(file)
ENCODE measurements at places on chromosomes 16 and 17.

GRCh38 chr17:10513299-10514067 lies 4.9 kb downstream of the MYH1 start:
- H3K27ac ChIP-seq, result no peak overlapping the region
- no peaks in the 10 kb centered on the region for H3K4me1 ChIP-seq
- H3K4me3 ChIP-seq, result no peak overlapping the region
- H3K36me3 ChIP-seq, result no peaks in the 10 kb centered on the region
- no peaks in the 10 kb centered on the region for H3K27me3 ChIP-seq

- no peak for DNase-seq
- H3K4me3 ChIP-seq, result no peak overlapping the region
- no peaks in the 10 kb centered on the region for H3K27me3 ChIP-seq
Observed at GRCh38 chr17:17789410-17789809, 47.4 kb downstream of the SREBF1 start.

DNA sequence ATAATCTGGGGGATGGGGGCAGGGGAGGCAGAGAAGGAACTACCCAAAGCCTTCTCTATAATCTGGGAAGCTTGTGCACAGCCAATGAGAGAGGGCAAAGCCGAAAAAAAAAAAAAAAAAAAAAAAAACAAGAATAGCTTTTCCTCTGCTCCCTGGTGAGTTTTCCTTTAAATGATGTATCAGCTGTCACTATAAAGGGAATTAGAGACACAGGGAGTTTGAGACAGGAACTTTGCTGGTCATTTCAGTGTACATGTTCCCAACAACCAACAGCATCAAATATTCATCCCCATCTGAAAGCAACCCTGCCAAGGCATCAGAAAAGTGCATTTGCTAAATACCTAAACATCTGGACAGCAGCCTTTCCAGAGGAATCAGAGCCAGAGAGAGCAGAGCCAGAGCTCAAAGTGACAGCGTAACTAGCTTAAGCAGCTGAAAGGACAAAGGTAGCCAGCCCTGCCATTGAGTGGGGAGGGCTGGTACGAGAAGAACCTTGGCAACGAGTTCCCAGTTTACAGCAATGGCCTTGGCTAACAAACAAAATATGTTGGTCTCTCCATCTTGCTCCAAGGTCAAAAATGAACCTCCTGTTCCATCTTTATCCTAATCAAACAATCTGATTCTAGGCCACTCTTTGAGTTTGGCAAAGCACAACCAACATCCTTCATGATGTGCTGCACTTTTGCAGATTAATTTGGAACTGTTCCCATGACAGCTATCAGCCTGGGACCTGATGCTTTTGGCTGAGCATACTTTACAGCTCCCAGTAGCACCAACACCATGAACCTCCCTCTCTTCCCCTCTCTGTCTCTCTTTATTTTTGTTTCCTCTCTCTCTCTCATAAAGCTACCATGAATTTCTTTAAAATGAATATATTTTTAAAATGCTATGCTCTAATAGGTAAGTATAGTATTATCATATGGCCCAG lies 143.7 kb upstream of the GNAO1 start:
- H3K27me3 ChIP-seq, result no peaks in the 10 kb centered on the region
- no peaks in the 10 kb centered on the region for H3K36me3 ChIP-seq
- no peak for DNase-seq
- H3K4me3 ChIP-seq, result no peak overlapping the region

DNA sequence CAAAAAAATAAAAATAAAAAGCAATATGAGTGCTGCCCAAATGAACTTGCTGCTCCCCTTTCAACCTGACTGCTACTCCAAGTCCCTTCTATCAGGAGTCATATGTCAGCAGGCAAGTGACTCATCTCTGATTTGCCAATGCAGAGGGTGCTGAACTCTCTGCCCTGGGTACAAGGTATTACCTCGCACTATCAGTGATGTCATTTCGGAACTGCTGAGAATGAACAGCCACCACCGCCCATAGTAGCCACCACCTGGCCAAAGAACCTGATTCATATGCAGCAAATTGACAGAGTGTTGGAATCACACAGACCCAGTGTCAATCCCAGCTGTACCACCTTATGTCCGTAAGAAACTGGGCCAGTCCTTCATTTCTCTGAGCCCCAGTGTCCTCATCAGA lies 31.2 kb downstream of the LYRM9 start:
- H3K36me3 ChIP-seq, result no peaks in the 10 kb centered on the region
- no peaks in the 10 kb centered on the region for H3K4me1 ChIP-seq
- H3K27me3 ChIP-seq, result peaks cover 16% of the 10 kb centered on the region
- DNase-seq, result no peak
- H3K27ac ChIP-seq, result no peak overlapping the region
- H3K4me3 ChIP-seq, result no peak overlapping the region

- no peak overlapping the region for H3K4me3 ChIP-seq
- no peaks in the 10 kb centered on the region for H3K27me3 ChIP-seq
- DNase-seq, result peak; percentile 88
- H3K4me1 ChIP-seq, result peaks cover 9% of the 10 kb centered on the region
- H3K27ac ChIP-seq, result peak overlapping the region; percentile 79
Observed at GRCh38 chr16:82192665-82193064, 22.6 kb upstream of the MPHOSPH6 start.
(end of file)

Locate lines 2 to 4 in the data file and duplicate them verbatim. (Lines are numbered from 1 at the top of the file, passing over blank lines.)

GRCh38 chr17:10513299-10514067 lies 4.9 kb downstream of the MYH1 start:
- H3K27ac ChIP-seq, result no peak overlapping the region
- no peaks in the 10 kb centered on the region for H3K4me1 ChIP-seq